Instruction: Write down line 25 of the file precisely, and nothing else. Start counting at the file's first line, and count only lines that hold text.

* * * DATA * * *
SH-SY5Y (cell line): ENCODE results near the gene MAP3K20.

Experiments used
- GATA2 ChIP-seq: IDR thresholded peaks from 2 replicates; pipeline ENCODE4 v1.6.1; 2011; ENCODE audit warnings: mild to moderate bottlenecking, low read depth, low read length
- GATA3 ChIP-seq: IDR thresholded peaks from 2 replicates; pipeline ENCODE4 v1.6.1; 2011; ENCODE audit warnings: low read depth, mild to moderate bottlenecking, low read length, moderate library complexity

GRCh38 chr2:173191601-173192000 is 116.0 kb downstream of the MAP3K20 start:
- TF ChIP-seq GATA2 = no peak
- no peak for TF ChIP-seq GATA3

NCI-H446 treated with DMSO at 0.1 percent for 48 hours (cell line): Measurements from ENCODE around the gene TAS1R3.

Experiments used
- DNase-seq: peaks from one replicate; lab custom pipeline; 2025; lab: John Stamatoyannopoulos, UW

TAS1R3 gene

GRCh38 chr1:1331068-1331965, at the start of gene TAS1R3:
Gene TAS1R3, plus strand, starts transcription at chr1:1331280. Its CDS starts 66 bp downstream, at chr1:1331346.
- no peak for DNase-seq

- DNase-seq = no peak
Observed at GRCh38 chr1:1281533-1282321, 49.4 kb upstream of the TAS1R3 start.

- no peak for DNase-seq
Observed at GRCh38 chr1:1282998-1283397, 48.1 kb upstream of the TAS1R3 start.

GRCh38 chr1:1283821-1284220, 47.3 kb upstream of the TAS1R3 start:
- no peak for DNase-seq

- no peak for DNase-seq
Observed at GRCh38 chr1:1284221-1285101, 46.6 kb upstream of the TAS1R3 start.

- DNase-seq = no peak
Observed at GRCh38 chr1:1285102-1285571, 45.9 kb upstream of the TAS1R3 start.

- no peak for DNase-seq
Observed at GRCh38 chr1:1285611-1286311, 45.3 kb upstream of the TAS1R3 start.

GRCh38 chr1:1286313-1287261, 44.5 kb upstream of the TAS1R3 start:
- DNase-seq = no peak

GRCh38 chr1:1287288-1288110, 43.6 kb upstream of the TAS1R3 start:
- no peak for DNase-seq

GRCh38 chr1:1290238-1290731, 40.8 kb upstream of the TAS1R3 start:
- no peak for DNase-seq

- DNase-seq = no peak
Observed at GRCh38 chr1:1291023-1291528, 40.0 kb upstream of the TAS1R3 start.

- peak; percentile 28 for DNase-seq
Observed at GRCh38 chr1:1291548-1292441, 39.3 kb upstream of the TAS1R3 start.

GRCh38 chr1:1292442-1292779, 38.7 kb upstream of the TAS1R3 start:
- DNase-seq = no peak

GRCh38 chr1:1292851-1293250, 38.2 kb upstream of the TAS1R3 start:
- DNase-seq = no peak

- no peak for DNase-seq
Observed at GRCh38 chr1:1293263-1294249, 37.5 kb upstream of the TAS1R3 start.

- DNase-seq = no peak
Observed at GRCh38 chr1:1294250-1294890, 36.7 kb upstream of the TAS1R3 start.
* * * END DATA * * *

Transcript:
- no peak for DNase-seq